Refinery29
Organicfacts.net

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Kohlrabi salad

4 medium kohlrabis, peeled and cut into 1/4-inch dice
1 1/2 cups Napa cabbage, chopped
1/4 lb. snow peas, chopped
1/2-1 fresh poblano pepper, diced, or 1/8 tsp. crushed red pepper flakes
1/2 red bell pepper, in fine julienne about 1 inch long
3 green onions, chopped + 2 Tbsp. minced (for garnish)
3 Tbsp. canola oil
2 Tbsp. toasted sesame seeds
1-2 cloves garlic, crushed or finely minced
1/2 inch piece fresh ginger, peeled and grated
1 Tbsp. lemon juice (juice of about 1/2 lemon)
2 tsp. sesame oil
dash of rice vinegar
salt and pepper to taste
black sesame seeds

Combine all ingredients except the black sesame seeds and 2 Tbsp. minced green onions and toss well. For best results, refrigerate for several hours to allow flavors to marry. Garnish with the black sesame seeds and minced green onions before serving.

Adapted from Vegetarians in Paradise

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Duck eggs

native to: first mentioned in Egypt in the 1300s B.C.E.; also known in Southeast Asia prior to 500 B.C.E. and in ancient Rome
in season here: year-round, but most plentiful in summer (like chickens, ducks produce more eggs when they get more daylight)
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Duck eggs are 40-50% bigger than the biggest chicken eggs, with a larger yolk, more protein, fat, and other nutrients, more albumen, and a richer flavor. This makes them a particularly good choice for baking; they make fluffier soufflés, richer cakes, flakier pie crust. They’d probably make great Easter eggs, too. The thicker shell makes them easier to transport and is said to give them a longer shelf life.

Some recipes will need tweaking before they’ll come out perfectly, but Robin of Neighborhood Duck Farm tells me a cake mix will come out very well with the same number of duck eggs as chicken eggs, and mixes using 2-3 eggs will make especially spectacular cupcakes. Duck eggs are also reputed to produce very rich, creamy scrambled eggs, but can get a little rubbery if boiled or fried too long.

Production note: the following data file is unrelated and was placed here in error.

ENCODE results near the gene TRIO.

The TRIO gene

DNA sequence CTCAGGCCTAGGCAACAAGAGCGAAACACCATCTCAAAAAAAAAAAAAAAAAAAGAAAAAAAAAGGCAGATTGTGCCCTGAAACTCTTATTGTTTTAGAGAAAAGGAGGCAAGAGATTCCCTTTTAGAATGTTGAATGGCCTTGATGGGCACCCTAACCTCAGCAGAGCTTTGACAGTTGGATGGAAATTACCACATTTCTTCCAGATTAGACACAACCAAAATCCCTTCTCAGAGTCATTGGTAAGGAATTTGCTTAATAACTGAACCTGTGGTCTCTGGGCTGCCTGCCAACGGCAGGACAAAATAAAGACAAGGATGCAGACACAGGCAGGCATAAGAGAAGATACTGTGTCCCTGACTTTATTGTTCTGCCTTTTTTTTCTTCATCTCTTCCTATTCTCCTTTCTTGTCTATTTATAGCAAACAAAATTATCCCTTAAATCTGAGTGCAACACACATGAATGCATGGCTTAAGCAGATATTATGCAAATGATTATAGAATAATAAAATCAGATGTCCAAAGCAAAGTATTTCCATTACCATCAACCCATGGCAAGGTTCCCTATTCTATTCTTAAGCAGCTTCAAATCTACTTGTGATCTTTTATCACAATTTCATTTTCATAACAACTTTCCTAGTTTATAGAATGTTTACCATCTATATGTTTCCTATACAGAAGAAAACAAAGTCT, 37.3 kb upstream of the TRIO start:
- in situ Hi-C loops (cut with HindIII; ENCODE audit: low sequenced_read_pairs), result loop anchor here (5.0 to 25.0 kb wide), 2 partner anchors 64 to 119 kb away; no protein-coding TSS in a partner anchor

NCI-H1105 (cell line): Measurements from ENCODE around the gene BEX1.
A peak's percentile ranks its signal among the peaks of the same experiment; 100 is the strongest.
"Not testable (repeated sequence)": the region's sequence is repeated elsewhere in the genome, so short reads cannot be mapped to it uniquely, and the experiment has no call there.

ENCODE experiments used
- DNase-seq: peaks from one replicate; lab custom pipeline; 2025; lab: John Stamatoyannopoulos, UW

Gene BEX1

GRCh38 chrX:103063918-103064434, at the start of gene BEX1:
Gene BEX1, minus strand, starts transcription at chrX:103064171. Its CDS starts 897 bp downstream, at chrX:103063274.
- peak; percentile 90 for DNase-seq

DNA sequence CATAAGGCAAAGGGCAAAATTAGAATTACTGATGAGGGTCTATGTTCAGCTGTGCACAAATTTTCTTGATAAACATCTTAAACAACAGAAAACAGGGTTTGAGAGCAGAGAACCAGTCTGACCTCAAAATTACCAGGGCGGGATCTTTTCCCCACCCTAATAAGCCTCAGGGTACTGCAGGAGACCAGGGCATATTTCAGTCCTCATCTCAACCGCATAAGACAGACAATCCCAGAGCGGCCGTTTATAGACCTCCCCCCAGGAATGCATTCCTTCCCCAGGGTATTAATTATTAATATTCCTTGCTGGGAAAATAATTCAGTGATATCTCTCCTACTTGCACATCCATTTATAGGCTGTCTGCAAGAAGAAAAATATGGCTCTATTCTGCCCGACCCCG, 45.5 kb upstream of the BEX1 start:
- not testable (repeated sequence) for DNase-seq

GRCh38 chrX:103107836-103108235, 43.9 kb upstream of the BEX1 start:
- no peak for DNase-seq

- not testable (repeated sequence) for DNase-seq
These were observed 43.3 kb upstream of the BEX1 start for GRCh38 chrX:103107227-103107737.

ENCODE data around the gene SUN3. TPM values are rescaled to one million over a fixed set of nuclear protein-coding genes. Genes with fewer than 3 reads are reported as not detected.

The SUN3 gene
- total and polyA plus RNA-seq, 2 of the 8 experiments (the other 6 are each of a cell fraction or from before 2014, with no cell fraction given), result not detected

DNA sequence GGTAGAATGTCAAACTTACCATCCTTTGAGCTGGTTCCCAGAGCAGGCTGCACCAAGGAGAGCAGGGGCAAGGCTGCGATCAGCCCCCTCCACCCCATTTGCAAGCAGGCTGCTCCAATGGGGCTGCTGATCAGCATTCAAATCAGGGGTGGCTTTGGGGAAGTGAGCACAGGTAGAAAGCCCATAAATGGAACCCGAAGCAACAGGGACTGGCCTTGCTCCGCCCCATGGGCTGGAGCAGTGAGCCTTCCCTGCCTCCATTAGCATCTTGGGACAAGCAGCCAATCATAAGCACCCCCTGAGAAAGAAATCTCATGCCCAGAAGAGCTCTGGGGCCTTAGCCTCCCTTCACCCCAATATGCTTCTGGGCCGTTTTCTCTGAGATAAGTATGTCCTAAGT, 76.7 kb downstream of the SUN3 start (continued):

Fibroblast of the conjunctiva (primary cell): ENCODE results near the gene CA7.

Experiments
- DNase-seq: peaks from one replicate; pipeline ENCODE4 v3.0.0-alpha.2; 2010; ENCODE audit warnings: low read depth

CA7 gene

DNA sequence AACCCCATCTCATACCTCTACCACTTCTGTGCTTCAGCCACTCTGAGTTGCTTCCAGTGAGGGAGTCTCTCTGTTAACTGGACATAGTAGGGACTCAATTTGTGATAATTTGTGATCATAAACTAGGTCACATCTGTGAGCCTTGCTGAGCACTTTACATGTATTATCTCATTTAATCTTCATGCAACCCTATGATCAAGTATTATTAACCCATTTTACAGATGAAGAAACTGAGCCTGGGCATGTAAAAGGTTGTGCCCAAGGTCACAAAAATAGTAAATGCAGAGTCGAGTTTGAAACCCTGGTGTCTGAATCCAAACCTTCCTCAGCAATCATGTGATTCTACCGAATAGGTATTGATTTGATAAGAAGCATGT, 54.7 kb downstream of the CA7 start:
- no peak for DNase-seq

Nutritionally, duck eggs are similar to chicken eggs except for significantly more protein, fat, and omega-3 fatty acids (paleo dieters, here’s your egg). Basically, it’s a bigger yolk.

When ducks are allowed to eat fish, their eggs can taste a little fishy, but when the ducks are being raised for their eggs rather than just as pets this won’t be a problem. Duck eggs are most often found in Asian cuisine, especially Chinese and Vietnamese dishes. They’re still difficult to find in the U.S., with their fans snapping up any they encounter at pretty much whatever price the farmer dares to put on them (the first batch of duck eggs at the Tumwater Market sold out by 11:30, with the last customer only getting half the eggs she wanted).

People who are allergic to chicken eggs can often eat duck eggs (test this carefully and with your doctor’s advice, obviously!). Those who are avoiding cholesterol will want to be careful; duck eggs have nearly three times the cholesterol of chicken eggs.

Read more:
label-style nutrition information for raw duck eggs
Countryside Network
The Free Range Life
short comparison of duck and chicken eggs on YouTube

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Esperanta traduko: this post is also available in Esperanto, because Dana is a language geek.

Mustard greens

native to: Himalayan region
in season here: winter and spring
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Mustard, Brassica juncea, is another cruciferous vegetable, and the greens are noted for their cholesterol-lowering effects (especially when steamed) and their protection against cancer and inflammation. Mustard greens are a valuable detoxifier, providing antioxidants, sulfurous compounds, and phytonutrients that regulate detoxification enzymes. They provide copper, calcium, manganese and vitamins C, E, K, and A.

Mustard greens have been eaten for over 5000 years and feature in Chinese, Indian, and Southern cuisine. They add a strong, peppery accent to salads, soups, stir-fries, and juices. Regular consumption of mustard greens is reputed to protect against arthritis, osteoporosis, iron deficiency anemia, cardiovascular diseases, and asthma.

Reheating mustard greens can cause the nitrates to convert to nitrites and nitrosamines if certain bacteria are present, so it’s best to go ahead and eat them all the first time. Also, the high levels of vitamin K can interfere with anti-coagulants, mustard greens contain oxalic acid, and they have a reputation as a “goitrogenic” food that may cause trouble for those with thyroid problems.